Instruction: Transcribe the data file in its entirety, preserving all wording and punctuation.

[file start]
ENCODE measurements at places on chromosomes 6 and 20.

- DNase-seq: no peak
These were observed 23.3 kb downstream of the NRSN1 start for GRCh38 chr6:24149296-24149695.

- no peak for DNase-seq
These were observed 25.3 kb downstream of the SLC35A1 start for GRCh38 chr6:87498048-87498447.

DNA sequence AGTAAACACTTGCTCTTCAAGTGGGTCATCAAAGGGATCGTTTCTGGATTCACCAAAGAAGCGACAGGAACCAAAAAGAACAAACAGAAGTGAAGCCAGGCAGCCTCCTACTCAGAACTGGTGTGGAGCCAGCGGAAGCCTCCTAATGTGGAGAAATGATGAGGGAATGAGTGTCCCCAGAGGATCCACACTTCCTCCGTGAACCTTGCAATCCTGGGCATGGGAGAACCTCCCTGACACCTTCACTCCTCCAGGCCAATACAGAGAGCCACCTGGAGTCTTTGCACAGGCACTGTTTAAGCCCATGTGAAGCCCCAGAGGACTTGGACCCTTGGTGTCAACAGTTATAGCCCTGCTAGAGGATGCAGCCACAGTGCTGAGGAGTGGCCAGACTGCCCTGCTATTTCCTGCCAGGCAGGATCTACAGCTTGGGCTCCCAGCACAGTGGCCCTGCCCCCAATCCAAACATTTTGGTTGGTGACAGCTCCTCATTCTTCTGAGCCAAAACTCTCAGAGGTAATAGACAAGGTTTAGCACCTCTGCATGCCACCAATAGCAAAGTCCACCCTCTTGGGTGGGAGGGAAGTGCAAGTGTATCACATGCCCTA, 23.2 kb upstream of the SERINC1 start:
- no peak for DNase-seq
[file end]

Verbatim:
ENCODE measurements at places on chromosomes 6 and 20.

- DNase-seq: no peak
These were observed 23.3 kb downstream of the NRSN1 start for GRCh38 chr6:24149296-24149695.

- no peak for DNase-seq
These were observed 25.3 kb downstream of the SLC35A1 start for GRCh38 chr6:87498048-87498447.

DNA sequence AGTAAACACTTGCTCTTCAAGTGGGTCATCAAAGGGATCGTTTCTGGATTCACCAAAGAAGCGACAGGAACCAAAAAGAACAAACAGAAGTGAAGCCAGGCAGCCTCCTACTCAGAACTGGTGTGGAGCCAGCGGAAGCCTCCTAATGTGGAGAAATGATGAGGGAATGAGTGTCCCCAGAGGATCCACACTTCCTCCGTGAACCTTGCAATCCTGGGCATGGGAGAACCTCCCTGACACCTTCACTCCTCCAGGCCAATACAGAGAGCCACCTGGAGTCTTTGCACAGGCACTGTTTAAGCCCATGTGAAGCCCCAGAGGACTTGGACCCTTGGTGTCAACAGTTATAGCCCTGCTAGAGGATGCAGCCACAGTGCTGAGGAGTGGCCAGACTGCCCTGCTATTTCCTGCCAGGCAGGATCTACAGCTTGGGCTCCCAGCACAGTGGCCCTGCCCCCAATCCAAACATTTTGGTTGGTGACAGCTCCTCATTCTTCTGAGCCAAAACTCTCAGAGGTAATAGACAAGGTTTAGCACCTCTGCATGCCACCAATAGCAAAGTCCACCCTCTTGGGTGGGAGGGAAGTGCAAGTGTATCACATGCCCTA, 23.2 kb upstream of the SERINC1 start:
- no peak for DNase-seq